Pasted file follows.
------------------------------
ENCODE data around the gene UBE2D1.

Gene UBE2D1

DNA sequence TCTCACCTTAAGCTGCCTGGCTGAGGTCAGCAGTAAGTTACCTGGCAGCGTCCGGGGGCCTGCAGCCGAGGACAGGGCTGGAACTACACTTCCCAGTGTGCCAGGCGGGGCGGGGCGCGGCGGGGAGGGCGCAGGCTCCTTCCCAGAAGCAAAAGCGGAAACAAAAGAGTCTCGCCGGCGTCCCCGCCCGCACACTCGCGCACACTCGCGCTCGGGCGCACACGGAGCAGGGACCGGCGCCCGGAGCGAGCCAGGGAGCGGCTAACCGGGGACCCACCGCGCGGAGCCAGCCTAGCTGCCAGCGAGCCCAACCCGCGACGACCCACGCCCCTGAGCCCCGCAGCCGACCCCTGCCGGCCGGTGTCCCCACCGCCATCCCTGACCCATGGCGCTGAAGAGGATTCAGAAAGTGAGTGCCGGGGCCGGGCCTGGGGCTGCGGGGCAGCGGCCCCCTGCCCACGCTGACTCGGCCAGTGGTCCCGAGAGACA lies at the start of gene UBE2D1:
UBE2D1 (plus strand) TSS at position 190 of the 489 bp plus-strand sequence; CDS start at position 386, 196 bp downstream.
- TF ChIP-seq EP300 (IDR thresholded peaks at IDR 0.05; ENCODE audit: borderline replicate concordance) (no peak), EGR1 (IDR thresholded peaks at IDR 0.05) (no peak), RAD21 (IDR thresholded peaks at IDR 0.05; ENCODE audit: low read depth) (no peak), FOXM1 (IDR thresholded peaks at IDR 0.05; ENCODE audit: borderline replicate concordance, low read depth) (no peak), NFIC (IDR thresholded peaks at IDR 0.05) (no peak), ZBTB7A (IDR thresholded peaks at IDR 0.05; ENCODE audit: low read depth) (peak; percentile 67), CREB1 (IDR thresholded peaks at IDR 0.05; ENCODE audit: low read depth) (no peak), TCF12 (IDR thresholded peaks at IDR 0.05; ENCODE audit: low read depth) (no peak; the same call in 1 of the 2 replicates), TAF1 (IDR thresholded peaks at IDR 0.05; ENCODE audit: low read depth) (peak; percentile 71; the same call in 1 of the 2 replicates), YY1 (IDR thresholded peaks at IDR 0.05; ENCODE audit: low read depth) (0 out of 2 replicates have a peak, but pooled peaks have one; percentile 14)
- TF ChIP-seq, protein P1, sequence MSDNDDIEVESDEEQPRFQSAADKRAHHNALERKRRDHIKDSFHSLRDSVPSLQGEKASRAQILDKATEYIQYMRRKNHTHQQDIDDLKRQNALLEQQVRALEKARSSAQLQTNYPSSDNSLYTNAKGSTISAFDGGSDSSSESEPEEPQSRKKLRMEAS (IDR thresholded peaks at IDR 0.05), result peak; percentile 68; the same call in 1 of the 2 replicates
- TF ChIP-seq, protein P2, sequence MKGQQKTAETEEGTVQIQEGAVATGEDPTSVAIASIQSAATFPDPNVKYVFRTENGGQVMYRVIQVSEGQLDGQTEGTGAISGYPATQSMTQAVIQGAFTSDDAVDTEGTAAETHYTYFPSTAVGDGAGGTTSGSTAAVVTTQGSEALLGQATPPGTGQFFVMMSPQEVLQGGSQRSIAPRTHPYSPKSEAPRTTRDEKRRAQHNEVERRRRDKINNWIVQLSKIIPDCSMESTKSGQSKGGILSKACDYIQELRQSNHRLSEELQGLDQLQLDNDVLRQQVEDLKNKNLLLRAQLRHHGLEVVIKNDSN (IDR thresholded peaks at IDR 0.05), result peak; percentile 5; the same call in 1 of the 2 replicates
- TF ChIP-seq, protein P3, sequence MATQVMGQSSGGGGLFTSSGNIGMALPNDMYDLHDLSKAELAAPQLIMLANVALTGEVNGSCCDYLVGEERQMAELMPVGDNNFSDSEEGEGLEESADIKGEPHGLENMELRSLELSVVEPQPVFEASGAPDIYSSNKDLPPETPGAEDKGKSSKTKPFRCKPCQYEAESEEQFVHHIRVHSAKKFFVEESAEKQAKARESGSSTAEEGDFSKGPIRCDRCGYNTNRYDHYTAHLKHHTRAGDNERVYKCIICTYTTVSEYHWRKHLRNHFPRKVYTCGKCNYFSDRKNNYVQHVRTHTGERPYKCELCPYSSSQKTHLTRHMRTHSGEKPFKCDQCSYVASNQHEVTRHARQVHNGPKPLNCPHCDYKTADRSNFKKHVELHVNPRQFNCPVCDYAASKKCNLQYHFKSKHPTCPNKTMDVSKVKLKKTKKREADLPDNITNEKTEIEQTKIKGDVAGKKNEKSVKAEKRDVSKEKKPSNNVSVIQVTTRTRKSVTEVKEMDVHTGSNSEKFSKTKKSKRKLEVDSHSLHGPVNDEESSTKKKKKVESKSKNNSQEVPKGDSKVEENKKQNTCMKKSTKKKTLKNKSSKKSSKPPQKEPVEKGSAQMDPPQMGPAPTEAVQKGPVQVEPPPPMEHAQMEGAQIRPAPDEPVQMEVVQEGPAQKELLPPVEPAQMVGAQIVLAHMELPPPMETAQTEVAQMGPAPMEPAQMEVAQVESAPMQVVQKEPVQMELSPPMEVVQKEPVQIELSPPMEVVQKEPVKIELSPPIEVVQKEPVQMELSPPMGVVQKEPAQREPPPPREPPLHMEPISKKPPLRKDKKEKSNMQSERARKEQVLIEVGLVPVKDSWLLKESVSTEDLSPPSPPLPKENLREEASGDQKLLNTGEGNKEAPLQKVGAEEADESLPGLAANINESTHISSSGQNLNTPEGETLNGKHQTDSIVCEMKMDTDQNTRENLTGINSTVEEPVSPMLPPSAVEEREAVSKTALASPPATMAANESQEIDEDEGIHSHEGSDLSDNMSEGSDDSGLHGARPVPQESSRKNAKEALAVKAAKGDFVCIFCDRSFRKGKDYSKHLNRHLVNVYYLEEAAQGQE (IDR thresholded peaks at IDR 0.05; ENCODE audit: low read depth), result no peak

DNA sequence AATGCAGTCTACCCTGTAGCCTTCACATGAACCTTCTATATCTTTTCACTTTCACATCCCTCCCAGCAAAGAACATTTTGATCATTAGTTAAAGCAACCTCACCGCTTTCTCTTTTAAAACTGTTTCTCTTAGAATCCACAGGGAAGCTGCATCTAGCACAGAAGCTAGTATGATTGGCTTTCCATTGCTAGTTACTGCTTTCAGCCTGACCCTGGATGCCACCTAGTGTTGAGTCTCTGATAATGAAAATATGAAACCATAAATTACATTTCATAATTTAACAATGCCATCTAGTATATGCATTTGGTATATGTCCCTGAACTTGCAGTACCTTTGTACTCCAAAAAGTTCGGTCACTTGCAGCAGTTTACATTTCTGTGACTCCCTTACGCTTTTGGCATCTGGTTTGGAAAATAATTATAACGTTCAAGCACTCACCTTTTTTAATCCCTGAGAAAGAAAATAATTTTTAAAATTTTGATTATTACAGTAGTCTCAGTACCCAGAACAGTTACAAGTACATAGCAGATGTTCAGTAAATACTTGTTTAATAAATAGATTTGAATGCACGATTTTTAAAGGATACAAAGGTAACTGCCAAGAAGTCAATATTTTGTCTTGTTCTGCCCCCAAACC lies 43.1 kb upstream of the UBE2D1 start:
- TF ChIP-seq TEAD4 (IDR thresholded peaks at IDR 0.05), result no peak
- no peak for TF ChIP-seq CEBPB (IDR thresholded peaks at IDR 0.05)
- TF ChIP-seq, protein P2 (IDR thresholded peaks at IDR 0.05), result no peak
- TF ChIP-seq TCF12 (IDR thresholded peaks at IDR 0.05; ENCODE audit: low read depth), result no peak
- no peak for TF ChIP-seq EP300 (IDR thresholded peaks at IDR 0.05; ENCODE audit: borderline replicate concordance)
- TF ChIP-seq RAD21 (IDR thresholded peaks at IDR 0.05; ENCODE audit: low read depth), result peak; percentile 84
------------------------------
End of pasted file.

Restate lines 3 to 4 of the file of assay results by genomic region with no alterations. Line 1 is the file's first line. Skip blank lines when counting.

DNA sequence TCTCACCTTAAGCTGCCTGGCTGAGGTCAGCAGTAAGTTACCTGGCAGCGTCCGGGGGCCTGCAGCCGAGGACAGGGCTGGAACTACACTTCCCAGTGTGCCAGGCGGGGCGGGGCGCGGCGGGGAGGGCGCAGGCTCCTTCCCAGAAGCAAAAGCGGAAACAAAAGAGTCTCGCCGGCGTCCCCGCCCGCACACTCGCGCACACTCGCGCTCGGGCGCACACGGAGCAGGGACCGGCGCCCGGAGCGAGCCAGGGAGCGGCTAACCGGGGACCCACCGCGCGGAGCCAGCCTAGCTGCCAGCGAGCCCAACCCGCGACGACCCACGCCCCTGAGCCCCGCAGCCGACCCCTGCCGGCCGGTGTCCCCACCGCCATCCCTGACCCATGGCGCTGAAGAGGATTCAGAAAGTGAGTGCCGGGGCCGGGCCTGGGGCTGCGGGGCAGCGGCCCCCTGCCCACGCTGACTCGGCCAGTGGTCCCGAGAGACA lies at the start of gene UBE2D1:
UBE2D1 (plus strand) TSS at position 190 of the 489 bp plus-strand sequence; CDS start at position 386, 196 bp downstream.